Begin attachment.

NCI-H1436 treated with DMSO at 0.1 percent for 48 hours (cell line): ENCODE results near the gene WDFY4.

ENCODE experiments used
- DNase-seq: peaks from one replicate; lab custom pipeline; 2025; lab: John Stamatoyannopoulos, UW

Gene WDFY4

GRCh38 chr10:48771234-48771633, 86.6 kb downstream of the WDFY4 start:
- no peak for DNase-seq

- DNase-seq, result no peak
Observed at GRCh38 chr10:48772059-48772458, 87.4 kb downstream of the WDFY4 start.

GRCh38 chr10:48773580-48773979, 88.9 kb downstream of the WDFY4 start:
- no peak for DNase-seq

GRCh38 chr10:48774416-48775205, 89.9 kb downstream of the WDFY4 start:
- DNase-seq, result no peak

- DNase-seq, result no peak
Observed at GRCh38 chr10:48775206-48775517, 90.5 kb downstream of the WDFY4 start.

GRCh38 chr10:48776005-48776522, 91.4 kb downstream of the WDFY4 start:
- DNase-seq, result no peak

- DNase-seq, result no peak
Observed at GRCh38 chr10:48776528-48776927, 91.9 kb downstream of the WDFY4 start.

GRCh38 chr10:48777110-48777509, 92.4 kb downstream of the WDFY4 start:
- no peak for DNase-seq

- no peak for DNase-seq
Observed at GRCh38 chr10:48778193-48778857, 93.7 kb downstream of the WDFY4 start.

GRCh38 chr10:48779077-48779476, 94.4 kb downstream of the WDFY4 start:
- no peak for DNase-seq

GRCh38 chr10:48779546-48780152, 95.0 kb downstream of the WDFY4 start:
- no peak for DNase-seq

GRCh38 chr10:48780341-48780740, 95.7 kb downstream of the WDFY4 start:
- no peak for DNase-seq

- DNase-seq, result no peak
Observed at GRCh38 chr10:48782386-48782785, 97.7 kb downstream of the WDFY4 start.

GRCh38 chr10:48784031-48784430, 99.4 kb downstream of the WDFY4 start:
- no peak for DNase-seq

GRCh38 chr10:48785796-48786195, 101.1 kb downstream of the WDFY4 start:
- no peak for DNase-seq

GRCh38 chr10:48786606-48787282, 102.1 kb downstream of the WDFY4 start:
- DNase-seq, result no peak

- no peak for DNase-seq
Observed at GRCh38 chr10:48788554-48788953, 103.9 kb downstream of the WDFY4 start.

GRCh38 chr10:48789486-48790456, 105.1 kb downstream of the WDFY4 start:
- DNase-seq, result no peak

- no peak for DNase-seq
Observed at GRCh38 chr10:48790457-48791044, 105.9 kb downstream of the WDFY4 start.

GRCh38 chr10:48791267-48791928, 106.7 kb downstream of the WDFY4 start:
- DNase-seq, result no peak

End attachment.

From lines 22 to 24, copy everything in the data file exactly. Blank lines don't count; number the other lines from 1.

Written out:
Observed at GRCh38 chr10:48778193-48778857, 93.7 kb downstream of the WDFY4 start.

GRCh38 chr10:48779077-48779476, 94.4 kb downstream of the WDFY4 start:
- no peak for DNase-seq